• Mon. Sep 26th, 2022


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What Is Aphasia Bruce Willis’s Diagnosis, Explained

While aphasia occurs mostly in patients over the age of 65, it can develop at any age. The condition can come on suddenly, particularly in the wake of a stroke, but some people with aphasia develop it gradually. “Their sentences become shorter and shorter,” Dr. Hussain said. “Then, they get to a point where they have difficulty expressing any language at all.” Patients may also find that their ability to read or write worsens over time.

“Everyone can have periods where they’re busy or distracted or forgetting a word,” Dr. Hussain said. But if your inability to communicate holds you back from day-to-day activities, keeps growing more severe or, crucially, if friends and family point out a pattern that you are not aware of, seek medical attention, he said. People with aphasia typically lose insight into their interactions with others.

“If it’s really preventing your communication, that’s when you should be worried,” Dr. Bonakdarpour said. “If you’re forgetting a word here and there, that’s OK.”

There is no guaranteed technique to prevent aphasia, but you can take simple steps to boost your brain health in general, Dr. Hussain said. Eat a balanced diet, exercise regularly and watch out for stroke risk factors like high blood pressure, high cholesterol and diabetes. Smoking can also elevate your risk for stroke and aphasia. “The healthier you can keep your brain overall, the less a chance of these or other issues of the brain developing,” Dr. Hussain said.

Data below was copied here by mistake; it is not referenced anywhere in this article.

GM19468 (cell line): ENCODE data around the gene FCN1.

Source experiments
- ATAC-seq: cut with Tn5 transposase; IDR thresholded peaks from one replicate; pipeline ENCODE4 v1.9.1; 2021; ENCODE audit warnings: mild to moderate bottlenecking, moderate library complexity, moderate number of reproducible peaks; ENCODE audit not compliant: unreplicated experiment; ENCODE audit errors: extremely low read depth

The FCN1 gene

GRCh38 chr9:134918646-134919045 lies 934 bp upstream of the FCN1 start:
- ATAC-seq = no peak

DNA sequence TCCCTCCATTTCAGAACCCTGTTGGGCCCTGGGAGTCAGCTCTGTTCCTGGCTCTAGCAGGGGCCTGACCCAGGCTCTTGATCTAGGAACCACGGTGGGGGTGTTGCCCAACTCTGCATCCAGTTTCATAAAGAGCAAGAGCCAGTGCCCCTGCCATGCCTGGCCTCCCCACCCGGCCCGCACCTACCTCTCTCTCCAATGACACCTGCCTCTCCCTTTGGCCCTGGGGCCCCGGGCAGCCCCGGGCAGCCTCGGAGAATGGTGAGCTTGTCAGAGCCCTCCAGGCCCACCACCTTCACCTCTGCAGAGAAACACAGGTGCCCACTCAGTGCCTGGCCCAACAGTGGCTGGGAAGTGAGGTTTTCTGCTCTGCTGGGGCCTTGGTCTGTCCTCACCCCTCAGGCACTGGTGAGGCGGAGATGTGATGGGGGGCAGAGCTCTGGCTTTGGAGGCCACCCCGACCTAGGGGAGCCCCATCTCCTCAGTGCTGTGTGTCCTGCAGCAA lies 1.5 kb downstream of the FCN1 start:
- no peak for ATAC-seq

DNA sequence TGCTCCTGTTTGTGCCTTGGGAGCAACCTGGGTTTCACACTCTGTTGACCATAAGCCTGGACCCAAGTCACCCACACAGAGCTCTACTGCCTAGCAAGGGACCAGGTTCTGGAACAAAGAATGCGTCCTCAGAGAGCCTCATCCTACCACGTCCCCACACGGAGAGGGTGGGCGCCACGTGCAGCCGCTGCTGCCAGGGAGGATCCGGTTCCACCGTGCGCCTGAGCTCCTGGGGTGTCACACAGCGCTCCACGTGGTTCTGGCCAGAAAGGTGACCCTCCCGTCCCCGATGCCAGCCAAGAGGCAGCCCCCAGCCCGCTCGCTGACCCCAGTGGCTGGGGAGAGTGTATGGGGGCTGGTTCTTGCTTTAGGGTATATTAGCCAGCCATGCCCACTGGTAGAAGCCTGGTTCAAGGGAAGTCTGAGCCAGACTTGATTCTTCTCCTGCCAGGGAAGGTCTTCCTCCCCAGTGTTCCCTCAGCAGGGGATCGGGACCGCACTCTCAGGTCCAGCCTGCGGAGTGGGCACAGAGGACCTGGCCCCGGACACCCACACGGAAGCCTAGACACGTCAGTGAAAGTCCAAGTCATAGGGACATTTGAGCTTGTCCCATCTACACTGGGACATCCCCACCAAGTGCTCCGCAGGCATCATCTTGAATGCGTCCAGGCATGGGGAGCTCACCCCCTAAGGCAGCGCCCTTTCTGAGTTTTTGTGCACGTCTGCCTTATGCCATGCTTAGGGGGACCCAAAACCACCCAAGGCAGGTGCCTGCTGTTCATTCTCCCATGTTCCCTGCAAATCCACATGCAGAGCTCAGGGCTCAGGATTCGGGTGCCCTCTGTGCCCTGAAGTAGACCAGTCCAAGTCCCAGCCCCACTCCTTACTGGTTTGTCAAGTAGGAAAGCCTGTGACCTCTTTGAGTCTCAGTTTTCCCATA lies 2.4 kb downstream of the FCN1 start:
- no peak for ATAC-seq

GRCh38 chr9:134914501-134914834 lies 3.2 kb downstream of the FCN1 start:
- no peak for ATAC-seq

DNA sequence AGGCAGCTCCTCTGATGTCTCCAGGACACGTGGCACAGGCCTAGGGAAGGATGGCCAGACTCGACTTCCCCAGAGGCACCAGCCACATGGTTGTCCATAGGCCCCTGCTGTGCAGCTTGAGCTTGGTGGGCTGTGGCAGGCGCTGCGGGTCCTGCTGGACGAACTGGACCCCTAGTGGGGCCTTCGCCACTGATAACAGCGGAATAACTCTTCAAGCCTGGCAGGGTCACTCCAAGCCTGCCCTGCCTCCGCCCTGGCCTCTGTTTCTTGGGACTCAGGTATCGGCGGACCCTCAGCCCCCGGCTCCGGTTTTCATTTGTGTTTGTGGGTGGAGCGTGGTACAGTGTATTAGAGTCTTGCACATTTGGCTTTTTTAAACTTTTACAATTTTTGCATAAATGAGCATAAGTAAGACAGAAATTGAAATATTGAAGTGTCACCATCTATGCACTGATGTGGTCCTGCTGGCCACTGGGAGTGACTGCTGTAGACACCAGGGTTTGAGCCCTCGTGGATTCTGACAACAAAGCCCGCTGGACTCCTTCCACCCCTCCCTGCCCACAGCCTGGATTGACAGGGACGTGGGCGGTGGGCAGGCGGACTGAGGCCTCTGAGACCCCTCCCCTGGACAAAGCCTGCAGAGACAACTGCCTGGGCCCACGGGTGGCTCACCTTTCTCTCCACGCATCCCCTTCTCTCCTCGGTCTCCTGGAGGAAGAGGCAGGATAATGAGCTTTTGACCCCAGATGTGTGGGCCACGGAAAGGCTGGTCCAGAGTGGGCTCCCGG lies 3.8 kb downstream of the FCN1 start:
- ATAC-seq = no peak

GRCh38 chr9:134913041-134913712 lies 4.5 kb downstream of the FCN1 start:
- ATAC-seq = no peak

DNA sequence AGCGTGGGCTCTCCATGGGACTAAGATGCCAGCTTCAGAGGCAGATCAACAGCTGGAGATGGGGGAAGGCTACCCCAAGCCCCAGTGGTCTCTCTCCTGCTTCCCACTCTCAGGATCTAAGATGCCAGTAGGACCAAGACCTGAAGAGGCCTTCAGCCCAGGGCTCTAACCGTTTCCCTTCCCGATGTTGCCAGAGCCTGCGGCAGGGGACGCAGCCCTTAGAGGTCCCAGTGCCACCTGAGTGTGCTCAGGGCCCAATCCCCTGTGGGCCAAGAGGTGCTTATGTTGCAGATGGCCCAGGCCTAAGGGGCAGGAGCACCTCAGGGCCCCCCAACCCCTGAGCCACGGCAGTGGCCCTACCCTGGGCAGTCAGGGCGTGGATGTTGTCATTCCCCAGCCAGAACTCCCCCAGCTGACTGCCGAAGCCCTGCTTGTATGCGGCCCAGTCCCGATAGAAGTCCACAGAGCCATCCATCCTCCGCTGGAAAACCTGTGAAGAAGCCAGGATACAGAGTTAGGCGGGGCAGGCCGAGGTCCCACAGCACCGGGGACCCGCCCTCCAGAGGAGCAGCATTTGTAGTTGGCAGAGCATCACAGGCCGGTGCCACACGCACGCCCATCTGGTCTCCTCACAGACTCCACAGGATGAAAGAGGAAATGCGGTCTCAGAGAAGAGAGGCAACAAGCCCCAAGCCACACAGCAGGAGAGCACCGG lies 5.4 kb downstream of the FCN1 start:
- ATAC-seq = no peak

While there is no cure, patients with aphasia can seek speech and occupational therapy.

The National Aphasia Association recommends two primary methods of treatment. Impairment-based therapies involve evaluating and then targeting specific reading, speaking and writing skills through activities like fill-in-the-blank exercises and training patients to remember synonyms and antonyms. Communication-based therapies focus on rebuilding conversation and cognition skills that patients use to participate in everyday activities; they may role-play scenarios like ordering a coffee or speaking on a video call, said Ms. Gendal, the speech-language pathologist.

Support groups are also available across the United States and online to help people cope with the toll of the condition.